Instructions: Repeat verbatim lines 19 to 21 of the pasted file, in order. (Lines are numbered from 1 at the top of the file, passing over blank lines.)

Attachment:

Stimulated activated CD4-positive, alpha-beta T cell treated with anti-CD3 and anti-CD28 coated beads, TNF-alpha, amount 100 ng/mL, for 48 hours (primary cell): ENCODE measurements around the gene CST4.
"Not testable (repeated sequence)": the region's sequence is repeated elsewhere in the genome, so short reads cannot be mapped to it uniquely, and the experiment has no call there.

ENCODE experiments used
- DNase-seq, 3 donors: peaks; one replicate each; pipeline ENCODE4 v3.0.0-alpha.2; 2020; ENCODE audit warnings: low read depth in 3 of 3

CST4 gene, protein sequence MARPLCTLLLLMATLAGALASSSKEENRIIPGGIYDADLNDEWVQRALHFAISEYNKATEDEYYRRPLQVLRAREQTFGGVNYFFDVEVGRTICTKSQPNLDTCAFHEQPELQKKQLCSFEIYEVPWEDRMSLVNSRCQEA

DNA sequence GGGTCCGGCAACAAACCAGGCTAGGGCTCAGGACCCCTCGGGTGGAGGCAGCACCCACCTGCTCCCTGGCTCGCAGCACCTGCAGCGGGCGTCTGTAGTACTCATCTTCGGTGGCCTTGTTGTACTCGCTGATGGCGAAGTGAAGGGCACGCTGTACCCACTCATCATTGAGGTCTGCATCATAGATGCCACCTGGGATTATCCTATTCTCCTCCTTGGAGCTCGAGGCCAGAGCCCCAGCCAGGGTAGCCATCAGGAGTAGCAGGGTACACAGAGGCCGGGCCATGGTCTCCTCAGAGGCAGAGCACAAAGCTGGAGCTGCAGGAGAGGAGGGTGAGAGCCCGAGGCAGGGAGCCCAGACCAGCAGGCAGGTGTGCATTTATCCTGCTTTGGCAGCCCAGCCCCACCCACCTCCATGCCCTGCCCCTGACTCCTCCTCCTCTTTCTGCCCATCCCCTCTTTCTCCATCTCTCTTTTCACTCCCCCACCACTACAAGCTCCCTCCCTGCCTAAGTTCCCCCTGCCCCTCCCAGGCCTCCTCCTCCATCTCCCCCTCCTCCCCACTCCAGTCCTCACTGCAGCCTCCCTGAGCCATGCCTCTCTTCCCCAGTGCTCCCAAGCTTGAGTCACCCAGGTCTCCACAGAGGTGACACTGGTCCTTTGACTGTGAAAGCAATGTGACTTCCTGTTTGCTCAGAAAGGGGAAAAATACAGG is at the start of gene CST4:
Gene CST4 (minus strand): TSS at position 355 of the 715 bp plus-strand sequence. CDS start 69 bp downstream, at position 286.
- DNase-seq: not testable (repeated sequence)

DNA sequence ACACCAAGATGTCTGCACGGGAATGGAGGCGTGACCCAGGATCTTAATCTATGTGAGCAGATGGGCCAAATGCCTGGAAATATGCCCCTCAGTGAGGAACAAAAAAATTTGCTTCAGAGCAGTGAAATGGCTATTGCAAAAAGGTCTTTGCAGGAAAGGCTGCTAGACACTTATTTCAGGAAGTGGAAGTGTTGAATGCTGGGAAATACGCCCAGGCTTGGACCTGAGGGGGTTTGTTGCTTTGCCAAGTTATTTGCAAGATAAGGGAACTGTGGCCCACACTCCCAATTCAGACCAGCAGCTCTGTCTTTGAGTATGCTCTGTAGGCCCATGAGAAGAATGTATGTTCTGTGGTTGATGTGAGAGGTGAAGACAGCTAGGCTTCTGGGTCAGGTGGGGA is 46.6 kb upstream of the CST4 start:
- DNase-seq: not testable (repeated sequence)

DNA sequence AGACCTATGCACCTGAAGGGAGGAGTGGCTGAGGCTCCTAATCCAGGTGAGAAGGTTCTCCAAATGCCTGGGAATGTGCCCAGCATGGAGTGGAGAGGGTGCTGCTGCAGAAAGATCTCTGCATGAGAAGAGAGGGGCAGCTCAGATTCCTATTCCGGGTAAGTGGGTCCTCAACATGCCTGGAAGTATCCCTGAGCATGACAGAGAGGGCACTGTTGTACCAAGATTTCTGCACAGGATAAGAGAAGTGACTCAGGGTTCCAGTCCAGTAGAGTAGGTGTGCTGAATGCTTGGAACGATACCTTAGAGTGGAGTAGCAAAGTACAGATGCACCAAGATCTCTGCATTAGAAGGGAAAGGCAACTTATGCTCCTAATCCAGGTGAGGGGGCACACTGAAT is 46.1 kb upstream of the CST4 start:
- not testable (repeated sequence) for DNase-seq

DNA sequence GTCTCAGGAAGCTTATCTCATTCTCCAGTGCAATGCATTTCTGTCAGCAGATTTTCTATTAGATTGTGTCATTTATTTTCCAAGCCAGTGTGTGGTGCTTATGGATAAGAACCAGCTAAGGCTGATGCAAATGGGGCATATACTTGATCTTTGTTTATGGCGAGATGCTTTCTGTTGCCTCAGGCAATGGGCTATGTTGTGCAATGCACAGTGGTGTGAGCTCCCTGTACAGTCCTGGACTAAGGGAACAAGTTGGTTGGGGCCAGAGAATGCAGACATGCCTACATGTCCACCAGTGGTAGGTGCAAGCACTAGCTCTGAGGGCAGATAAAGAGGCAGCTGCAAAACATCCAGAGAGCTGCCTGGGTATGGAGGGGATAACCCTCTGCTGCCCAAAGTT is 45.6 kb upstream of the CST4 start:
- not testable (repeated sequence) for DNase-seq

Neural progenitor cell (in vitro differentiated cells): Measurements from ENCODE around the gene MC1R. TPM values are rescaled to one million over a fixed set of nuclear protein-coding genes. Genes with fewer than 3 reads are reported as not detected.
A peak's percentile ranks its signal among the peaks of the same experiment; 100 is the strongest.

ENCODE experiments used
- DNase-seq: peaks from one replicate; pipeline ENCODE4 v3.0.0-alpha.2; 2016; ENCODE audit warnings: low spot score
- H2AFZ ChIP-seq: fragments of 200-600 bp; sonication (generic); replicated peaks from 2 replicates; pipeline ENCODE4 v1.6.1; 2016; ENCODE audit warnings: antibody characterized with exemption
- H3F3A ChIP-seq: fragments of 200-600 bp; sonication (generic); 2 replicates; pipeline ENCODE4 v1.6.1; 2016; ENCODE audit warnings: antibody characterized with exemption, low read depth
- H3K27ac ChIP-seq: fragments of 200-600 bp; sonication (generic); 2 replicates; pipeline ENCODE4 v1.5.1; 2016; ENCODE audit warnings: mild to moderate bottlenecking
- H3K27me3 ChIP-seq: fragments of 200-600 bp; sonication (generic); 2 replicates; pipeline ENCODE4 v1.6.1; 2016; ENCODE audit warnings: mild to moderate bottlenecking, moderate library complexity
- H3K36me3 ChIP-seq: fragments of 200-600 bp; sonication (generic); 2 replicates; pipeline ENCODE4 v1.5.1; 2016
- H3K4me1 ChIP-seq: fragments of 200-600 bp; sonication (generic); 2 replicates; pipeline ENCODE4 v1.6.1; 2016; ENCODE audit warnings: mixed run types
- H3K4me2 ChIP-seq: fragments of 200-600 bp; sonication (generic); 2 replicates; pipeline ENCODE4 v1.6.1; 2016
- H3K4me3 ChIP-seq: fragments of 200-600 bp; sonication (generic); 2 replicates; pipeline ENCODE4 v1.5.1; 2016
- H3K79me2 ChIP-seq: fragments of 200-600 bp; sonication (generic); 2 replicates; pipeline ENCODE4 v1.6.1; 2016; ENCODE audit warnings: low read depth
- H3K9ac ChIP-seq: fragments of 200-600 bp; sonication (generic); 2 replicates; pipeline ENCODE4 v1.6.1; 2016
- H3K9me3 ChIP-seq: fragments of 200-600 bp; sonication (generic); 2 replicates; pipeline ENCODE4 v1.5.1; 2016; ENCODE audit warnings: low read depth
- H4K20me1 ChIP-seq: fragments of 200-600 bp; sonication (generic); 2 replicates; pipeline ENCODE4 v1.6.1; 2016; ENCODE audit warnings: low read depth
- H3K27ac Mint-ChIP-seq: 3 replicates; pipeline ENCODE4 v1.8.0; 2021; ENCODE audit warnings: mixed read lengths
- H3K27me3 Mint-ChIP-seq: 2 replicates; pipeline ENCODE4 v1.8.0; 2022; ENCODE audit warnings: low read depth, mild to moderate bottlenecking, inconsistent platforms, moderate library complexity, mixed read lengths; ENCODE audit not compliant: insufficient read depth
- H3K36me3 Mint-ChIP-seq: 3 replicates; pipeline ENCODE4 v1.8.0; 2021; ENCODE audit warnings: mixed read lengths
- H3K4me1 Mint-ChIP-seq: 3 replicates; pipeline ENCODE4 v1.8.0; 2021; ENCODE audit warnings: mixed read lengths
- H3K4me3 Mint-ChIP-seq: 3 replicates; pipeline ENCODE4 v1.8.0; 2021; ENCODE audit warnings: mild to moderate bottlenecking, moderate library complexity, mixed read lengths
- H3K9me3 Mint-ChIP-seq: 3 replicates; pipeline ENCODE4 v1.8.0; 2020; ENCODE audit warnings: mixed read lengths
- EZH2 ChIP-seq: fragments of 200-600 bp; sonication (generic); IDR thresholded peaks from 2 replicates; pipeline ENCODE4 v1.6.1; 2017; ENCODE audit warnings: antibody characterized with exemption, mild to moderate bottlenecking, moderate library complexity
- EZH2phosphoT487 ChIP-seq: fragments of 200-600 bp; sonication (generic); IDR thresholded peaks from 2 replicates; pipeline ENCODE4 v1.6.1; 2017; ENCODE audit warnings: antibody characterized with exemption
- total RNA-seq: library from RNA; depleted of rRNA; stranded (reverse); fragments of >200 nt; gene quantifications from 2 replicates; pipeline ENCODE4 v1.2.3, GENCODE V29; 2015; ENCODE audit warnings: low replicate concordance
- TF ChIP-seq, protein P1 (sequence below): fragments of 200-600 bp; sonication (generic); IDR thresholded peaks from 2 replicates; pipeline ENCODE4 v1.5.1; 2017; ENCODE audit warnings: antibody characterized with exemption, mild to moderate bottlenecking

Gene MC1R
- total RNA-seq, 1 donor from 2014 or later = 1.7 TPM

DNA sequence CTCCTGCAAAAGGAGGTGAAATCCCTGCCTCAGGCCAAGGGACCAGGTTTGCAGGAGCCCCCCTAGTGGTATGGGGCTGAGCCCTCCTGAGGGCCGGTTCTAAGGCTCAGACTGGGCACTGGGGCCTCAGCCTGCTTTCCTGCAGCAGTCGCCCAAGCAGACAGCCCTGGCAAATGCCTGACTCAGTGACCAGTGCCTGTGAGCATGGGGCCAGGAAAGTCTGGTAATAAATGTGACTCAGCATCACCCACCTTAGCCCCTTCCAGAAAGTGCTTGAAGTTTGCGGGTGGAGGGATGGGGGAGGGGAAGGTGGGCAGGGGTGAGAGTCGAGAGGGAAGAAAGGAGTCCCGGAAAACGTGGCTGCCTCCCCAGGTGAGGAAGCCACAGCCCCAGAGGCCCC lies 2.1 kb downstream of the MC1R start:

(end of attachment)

- H2AFZ ChIP-seq: fragments of 200-600 bp; sonication (generic); replicated peaks from 2 replicates; pipeline ENCODE4 v1.6.1; 2016; ENCODE audit warnings: antibody characterized with exemption
- H3F3A ChIP-seq: fragments of 200-600 bp; sonication (generic); 2 replicates; pipeline ENCODE4 v1.6.1; 2016; ENCODE audit warnings: antibody characterized with exemption, low read depth
- H3K27ac ChIP-seq: fragments of 200-600 bp; sonication (generic); 2 replicates; pipeline ENCODE4 v1.5.1; 2016; ENCODE audit warnings: mild to moderate bottlenecking